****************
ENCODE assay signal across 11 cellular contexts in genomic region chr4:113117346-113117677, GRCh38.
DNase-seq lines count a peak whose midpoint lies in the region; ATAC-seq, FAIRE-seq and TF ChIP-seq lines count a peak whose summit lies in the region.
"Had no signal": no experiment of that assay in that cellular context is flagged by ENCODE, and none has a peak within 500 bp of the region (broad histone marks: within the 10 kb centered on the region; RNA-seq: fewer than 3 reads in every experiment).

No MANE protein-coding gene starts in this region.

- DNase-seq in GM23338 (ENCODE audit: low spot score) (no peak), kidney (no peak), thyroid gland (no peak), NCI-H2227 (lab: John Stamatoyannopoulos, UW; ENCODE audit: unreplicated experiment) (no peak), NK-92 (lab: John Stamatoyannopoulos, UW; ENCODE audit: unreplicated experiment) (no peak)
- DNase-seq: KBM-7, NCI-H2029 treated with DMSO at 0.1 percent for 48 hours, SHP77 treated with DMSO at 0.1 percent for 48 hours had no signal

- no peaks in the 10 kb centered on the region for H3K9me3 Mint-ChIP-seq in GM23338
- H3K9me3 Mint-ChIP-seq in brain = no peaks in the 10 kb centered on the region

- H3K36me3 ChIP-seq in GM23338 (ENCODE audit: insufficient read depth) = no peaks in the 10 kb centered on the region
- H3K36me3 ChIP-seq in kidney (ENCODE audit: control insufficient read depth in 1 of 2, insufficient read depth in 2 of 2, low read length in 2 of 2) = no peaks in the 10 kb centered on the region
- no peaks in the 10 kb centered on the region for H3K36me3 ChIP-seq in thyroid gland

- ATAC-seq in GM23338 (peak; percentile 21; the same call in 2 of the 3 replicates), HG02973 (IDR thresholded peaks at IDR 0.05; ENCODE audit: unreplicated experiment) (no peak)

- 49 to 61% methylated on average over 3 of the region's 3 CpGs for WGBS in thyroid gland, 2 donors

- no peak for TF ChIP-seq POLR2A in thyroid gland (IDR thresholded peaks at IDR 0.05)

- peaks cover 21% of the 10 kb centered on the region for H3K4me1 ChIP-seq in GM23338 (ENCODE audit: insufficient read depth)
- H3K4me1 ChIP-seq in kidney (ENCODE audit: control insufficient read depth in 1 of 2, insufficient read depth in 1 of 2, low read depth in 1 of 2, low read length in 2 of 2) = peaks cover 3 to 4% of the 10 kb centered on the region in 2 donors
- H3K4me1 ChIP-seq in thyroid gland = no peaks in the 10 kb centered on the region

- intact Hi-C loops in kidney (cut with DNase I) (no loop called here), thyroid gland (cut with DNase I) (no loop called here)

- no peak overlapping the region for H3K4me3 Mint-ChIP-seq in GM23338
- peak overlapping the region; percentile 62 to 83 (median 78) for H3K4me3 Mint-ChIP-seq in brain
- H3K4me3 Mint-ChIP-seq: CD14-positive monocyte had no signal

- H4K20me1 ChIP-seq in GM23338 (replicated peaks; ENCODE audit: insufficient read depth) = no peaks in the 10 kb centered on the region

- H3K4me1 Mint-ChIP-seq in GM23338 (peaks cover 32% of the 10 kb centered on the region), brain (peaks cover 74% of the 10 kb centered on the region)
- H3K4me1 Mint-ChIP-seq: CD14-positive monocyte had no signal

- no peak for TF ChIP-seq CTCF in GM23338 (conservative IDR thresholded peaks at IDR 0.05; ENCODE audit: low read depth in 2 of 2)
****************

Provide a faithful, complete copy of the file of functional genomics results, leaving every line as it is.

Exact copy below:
ENCODE assay signal across 11 cellular contexts in genomic region chr4:113117346-113117677, GRCh38.
DNase-seq lines count a peak whose midpoint lies in the region; ATAC-seq, FAIRE-seq and TF ChIP-seq lines count a peak whose summit lies in the region.
"Had no signal": no experiment of that assay in that cellular context is flagged by ENCODE, and none has a peak within 500 bp of the region (broad histone marks: within the 10 kb centered on the region; RNA-seq: fewer than 3 reads in every experiment).

No MANE protein-coding gene starts in this region.

- DNase-seq in GM23338 (ENCODE audit: low spot score) (no peak), kidney (no peak), thyroid gland (no peak), NCI-H2227 (lab: John Stamatoyannopoulos, UW; ENCODE audit: unreplicated experiment) (no peak), NK-92 (lab: John Stamatoyannopoulos, UW; ENCODE audit: unreplicated experiment) (no peak)
- DNase-seq: KBM-7, NCI-H2029 treated with DMSO at 0.1 percent for 48 hours, SHP77 treated with DMSO at 0.1 percent for 48 hours had no signal

- no peaks in the 10 kb centered on the region for H3K9me3 Mint-ChIP-seq in GM23338
- H3K9me3 Mint-ChIP-seq in brain = no peaks in the 10 kb centered on the region

- H3K36me3 ChIP-seq in GM23338 (ENCODE audit: insufficient read depth) = no peaks in the 10 kb centered on the region
- H3K36me3 ChIP-seq in kidney (ENCODE audit: control insufficient read depth in 1 of 2, insufficient read depth in 2 of 2, low read length in 2 of 2) = no peaks in the 10 kb centered on the region
- no peaks in the 10 kb centered on the region for H3K36me3 ChIP-seq in thyroid gland

- ATAC-seq in GM23338 (peak; percentile 21; the same call in 2 of the 3 replicates), HG02973 (IDR thresholded peaks at IDR 0.05; ENCODE audit: unreplicated experiment) (no peak)

- 49 to 61% methylated on average over 3 of the region's 3 CpGs for WGBS in thyroid gland, 2 donors

- no peak for TF ChIP-seq POLR2A in thyroid gland (IDR thresholded peaks at IDR 0.05)

- peaks cover 21% of the 10 kb centered on the region for H3K4me1 ChIP-seq in GM23338 (ENCODE audit: insufficient read depth)
- H3K4me1 ChIP-seq in kidney (ENCODE audit: control insufficient read depth in 1 of 2, insufficient read depth in 1 of 2, low read depth in 1 of 2, low read length in 2 of 2) = peaks cover 3 to 4% of the 10 kb centered on the region in 2 donors
- H3K4me1 ChIP-seq in thyroid gland = no peaks in the 10 kb centered on the region

- intact Hi-C loops in kidney (cut with DNase I) (no loop called here), thyroid gland (cut with DNase I) (no loop called here)

- no peak overlapping the region for H3K4me3 Mint-ChIP-seq in GM23338
- peak overlapping the region; percentile 62 to 83 (median 78) for H3K4me3 Mint-ChIP-seq in brain
- H3K4me3 Mint-ChIP-seq: CD14-positive monocyte had no signal

- H4K20me1 ChIP-seq in GM23338 (replicated peaks; ENCODE audit: insufficient read depth) = no peaks in the 10 kb centered on the region

- H3K4me1 Mint-ChIP-seq in GM23338 (peaks cover 32% of the 10 kb centered on the region), brain (peaks cover 74% of the 10 kb centered on the region)
- H3K4me1 Mint-ChIP-seq: CD14-positive monocyte had no signal

- no peak for TF ChIP-seq CTCF in GM23338 (conservative IDR thresholded peaks at IDR 0.05; ENCODE audit: low read depth in 2 of 2)